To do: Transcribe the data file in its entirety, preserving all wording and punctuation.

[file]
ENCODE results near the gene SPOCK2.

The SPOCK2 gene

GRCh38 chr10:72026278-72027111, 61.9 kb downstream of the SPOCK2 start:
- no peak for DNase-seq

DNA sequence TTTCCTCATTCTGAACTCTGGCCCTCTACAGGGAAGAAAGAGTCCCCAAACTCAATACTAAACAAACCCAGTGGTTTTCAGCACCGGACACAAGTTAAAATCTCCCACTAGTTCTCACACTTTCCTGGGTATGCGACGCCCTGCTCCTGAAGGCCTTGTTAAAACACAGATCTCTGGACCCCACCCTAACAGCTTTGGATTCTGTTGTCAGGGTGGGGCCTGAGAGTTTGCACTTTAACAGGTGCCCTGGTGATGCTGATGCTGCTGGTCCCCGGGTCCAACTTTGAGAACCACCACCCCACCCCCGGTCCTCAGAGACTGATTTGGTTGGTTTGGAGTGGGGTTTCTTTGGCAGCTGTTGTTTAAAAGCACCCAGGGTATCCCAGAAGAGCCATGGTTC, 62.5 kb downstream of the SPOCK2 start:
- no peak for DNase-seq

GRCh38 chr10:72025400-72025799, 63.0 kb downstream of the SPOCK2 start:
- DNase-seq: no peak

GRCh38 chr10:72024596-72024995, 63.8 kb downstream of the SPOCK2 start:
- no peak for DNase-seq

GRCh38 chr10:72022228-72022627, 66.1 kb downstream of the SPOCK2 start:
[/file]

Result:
ENCODE results near the gene SPOCK2.

The SPOCK2 gene

GRCh38 chr10:72026278-72027111, 61.9 kb downstream of the SPOCK2 start:
- no peak for DNase-seq

DNA sequence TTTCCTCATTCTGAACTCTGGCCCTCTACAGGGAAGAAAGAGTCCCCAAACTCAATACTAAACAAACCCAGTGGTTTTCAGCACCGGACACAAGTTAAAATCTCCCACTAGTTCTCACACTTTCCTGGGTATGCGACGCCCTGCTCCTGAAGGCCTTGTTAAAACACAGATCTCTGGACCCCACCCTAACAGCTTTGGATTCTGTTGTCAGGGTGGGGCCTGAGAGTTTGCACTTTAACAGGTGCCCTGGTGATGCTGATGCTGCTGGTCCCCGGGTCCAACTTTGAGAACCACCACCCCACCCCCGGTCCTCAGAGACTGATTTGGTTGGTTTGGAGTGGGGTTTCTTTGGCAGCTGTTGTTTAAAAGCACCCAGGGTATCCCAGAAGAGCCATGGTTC, 62.5 kb downstream of the SPOCK2 start:
- no peak for DNase-seq

GRCh38 chr10:72025400-72025799, 63.0 kb downstream of the SPOCK2 start:
- DNase-seq: no peak

GRCh38 chr10:72024596-72024995, 63.8 kb downstream of the SPOCK2 start:
- no peak for DNase-seq

GRCh38 chr10:72022228-72022627, 66.1 kb downstream of the SPOCK2 start: